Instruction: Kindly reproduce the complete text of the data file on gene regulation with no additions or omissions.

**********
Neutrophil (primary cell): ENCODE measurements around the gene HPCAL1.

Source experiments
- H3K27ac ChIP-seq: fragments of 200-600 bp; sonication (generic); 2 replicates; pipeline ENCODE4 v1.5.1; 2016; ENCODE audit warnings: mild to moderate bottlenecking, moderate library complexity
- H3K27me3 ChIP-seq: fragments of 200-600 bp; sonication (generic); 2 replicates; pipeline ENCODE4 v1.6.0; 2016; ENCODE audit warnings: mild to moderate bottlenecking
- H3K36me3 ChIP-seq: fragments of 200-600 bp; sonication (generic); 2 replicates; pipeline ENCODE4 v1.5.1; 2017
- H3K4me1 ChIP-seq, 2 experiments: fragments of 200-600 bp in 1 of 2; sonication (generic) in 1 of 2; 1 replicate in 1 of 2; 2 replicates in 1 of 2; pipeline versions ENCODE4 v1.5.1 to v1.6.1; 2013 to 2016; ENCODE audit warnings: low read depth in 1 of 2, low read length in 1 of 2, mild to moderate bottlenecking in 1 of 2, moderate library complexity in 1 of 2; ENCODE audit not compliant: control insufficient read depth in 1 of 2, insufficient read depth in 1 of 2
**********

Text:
Neutrophil (primary cell): ENCODE measurements around the gene HPCAL1.

Source experiments
- H3K27ac ChIP-seq: fragments of 200-600 bp; sonication (generic); 2 replicates; pipeline ENCODE4 v1.5.1; 2016; ENCODE audit warnings: mild to moderate bottlenecking, moderate library complexity
- H3K27me3 ChIP-seq: fragments of 200-600 bp; sonication (generic); 2 replicates; pipeline ENCODE4 v1.6.0; 2016; ENCODE audit warnings: mild to moderate bottlenecking
- H3K36me3 ChIP-seq: fragments of 200-600 bp; sonication (generic); 2 replicates; pipeline ENCODE4 v1.5.1; 2017
- H3K4me1 ChIP-seq, 2 experiments: fragments of 200-600 bp in 1 of 2; sonication (generic) in 1 of 2; 1 replicate in 1 of 2; 2 replicates in 1 of 2; pipeline versions ENCODE4 v1.5.1 to v1.6.1; 2013 to 2016; ENCODE audit warnings: low read depth in 1 of 2, low read length in 1 of 2, mild to moderate bottlenecking in 1 of 2, moderate library complexity in 1 of 2; ENCODE audit not compliant: control insufficient read depth in 1 of 2, insufficient read depth in 1 of 2